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Meeting Mr Ford

October 15, 2012

In 2006 Richard Ford gave me a signed copy of The Lay of the Land. Yesterday, I finally got to thank him for his kindness.

Six years ago, when I’d just started a Creative Writing course, I boarded a train from Birmingham to Manchester, randomly picked an available seat, and settled with my book (Ian Haywood’s Working Class Fiction from Chartism to Trainspotting). As we travelled north from Birmingham, a man leant across the aisle and asked, in a southern-US accent, if he might take a look at what I was reading. ‘Work away,’ I said. The man flicked through the book and to the woman next to him (his wife, I later discovered) he said ‘These are mainly British guys.’ He read for a few moments and then returned the book to me with a warm ‘thank you.’

Who was this literary-minded American? On the table in front of him there sat an imposing WH Auden tome (one that remained unopened for the duration of the journey), and as I began to eavesdrop on his conversation, I thought I heard him mention meeting Martin Amis on the steps of the BBC, and something that sounded like – these fragments of conversation were barely audible above the noise of travel – John Banville’s barbecue party.

We were well into the journey when it finally dawned on me with whom I shared a carriage. I’ve long accepted that there’s something wrong with my capacity for facial recognition, and that can be the only explanation for why I did not sooner recognise Mr Ford’s distinctive features (the stern mouth, the high forehead suggestive of intimidating intellect), which should have been familiar to me from dust-jacket author photographs. And of course, once I did recognise him, I was far too shy to say anything; instead, I watched and listened.

In front of him, next to the WH Auden book, he had filed-away his used condiments in an empty Styrofoam cup. He wore jeans, greying beat-up trainers, a rough cotton shirt unbuttoned at the neck. It did not seem strange that he was travelling standard class.

We were near Stoke-on-Trent when I found the courage to speak. The train had slowed to pass through the wee station in Stone, and Mrs Ford stood to visit the bathroom. ‘Mr Ford,’ I said, as he stepped into the aisle to let his wife pass, ‘I’m a big fan of your work.’ Of course, I was impossibly star struck and unable to form a coherent sentence, which makes Ford’s patience in sitting with me all the more remarkable. When he told me he was touring to launch the third Frank Bascombe novel, I – who knew that the second instalment, Independence Day, had been the first book to ever win the Pulitzer Prize and the PEN/Faulkner Award – stupidly asked ‘is it any good?’ Ford laughed, and then he thought about it, and then he said, ‘I don’t know! I try. You tell me,’ he said. Then he inscribed and gave to me the one copy he had with him, the copy from which he had intended to read in Manchester.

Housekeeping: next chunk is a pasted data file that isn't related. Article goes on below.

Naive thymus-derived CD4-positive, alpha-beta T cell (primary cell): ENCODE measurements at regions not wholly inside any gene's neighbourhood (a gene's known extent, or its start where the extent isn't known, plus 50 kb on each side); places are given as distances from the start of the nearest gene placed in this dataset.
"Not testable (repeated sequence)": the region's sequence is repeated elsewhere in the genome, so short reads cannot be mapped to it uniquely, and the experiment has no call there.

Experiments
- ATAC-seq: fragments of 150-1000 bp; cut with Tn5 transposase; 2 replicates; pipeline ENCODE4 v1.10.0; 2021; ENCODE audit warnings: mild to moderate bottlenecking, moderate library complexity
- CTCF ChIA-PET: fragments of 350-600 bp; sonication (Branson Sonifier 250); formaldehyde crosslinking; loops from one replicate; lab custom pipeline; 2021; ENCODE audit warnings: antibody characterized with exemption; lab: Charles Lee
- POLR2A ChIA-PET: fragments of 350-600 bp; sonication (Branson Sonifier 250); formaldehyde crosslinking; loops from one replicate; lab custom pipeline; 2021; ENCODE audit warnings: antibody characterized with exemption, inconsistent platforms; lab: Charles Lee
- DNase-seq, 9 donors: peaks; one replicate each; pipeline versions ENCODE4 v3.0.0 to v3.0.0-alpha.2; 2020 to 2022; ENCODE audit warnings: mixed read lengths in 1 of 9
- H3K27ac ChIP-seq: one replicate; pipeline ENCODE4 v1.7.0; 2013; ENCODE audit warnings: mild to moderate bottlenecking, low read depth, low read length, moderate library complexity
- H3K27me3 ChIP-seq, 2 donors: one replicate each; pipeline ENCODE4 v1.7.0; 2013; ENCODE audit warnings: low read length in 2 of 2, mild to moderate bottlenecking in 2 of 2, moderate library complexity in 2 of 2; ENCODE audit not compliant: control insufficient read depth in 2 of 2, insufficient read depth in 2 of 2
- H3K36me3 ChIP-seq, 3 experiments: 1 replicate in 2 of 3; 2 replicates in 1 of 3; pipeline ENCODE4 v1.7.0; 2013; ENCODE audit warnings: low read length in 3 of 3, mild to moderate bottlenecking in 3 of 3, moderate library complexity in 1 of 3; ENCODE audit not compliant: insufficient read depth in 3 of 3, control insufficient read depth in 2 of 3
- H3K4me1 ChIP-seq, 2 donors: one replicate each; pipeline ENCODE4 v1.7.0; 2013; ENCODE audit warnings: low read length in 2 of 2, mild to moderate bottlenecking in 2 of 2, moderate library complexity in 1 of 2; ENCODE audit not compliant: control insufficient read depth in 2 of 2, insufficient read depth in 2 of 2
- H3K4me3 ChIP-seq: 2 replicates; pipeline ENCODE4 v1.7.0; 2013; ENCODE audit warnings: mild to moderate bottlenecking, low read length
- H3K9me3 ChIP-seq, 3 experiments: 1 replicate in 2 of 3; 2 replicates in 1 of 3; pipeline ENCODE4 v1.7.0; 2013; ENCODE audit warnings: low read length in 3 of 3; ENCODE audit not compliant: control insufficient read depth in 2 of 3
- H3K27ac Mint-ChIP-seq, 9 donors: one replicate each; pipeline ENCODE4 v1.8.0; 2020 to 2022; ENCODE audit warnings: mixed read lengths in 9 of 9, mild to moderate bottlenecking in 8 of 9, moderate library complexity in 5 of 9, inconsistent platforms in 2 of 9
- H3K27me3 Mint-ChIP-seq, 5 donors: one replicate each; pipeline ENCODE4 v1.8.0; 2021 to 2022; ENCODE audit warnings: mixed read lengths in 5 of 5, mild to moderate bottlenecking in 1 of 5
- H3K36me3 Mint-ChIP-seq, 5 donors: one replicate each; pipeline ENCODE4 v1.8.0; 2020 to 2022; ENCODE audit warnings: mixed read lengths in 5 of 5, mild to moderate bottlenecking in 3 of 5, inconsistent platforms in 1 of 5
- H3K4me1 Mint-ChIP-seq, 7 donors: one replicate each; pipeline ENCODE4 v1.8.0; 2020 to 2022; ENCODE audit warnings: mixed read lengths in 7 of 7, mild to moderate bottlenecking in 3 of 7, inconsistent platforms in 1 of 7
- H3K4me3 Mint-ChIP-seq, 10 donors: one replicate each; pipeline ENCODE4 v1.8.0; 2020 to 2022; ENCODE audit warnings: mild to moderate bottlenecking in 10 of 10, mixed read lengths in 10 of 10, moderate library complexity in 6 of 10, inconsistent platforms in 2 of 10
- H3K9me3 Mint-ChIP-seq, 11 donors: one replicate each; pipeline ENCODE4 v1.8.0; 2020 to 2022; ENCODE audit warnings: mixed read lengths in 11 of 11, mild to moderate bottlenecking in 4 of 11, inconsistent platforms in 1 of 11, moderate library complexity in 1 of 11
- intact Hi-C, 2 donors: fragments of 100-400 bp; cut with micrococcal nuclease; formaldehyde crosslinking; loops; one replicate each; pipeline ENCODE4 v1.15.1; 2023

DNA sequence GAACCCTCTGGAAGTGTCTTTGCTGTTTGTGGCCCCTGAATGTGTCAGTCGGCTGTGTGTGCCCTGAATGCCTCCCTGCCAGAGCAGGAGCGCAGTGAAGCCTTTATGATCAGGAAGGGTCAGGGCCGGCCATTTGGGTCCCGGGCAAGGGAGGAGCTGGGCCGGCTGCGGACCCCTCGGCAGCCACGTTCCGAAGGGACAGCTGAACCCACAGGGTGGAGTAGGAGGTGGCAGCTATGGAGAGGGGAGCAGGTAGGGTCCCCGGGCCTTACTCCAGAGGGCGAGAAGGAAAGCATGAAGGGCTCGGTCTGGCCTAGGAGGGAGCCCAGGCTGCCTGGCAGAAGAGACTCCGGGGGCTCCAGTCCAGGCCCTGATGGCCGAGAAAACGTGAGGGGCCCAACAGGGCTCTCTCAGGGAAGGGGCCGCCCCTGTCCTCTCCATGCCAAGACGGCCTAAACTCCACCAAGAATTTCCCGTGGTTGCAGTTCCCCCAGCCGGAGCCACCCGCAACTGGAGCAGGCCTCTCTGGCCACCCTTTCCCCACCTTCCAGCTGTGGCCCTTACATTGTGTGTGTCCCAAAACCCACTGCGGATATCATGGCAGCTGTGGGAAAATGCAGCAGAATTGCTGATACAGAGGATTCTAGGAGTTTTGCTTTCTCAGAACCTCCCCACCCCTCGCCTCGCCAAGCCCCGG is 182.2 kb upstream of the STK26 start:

Is it any good? It’s masterful, of course. It’s one of my very favourite books, and the copy he gave to me is one of my most treasured possessions. Well, yesterday Richard Ford spoke at the Cheltenham Literature Festival, and I finally had the chance to thank him. At his talk (which was cancelled at the last minute – dismay! – and then rescheduled two hours later – elation!) Ford was smart, witty, and thoughtful. What’s more – and this can’t be easy during a long book tour – he gave the impression that he was glad to be there. Afterwards, I queued at the signing desk with my well-thumbed hardback copy of his latest novel, Canada. To my surprise, Ford remembered our previous meeting. ‘I remember that well,’ he said. ‘You were doing a Creative Writing course, right?’

I was astounded that Ford, who must encounter thousands of appreciative readers, should remember our meeting on the train. But as I’ve thought more about it, I’ve decided perhaps it’s not so strange. See, when we were on the train, while I was summoning the courage to speak, one thing I noticed was how attentive Ford was to the world around him. I’ve rarely seen an adult so alert to his surroundings. I mean, for instance, that when the litter collector came through the train, while most passengers continued their activities oblivious to her presence, Ford had already seen her, greeted her, and was busy filling her refuse sack with his and other people’s rubbish.

One can learn technique and grammar and knowledge of literature, but maybe if there’s ‘a secret’ to writing, it’s to share Ford’s interest in – his attentiveness to – all that exists beyond oneself.

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